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Publication Date


Document Type

Honors Project




Achilles tendon, Protein deficiency-Physiological effect, Myostatin, Tendon, Biomechanics, GDF-8, Mouse


Myostatin (MSTN) is a secreted protein that acts as a negative regulator of skeletal muscle growth. Deficiencies in this protein have been shown to increase muscle mass in a variety of animal models. Consequently, clinical suppression of myostatin is now being pursued as a therapeutic strategy to counteract the muscle wasting that occurs in patients with degenerative neuromuscular diseases such as Duchenne Muscular Dystrophy (DMD). Although research supports the use of myostatin suppression therapy to increase muscle mass, investigation into the effects of myostatin on tendon is limited. The aim of this study was to investigate the effects of myostatin deficiency by characterizing the structural, material and compositional properties of the Achilles tendons from mature (16 week old) male myostatin deficient (MSTN-/-), wild type (MSTN+/+), and heterozygous (MSTN+/-) mice. Specifically, we tested the hypothesis that myostatin deficiency is associated with stiffer and stronger tendons, that these effects are dose dependent, and that structural and material differences can be explained by differences in tendon composition. The experimental model consisted of sixty male mice, thirty of which were used for Achilles tendon tensile mechanical testing and thirty for tendon biochemical compositional analysis. Results demonstrated that there were no significant differences in tendon geometric, structural or material properties. There was a statistically significant difference in total body mass, with a larger mass in the myostatin null group, but there was no difference in Achilles tendon wet weight itself. DNA, glycosaminoglycan (GAG), and hydroxyproline (indicative of total collagen) content were also assessed. Myostatin null animals were found to have less DNA per wet weight, but more GAG per cell than their wild type counterparts. There were no significant differences in collagen between any of the genotypes. These data do not support the conclusion that myostatin deficiency causes stiffer and stronger tendons, but suggest that myostatin levels have no effect on mature mouse Achilles tendon mechanical properties. Further study is necessary to better understand the role of myostatin in tendon composition and mechanical function.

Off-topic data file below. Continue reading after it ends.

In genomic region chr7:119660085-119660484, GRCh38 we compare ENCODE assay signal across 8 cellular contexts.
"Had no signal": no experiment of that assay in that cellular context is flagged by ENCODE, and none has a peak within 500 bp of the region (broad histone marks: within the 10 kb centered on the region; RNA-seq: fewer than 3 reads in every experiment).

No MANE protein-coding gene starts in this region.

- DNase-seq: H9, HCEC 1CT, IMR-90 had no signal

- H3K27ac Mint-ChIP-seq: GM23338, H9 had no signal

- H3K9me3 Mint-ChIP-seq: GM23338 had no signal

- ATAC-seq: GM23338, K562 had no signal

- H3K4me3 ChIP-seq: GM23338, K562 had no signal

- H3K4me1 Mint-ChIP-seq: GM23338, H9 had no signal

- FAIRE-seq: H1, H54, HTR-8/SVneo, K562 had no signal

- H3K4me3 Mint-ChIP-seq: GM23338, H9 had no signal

vi, 78 p. : ill. (some col.) Honors Project-Smith College, Northampton, Mass., 2010. Includes bibliographical references (p. 43-46)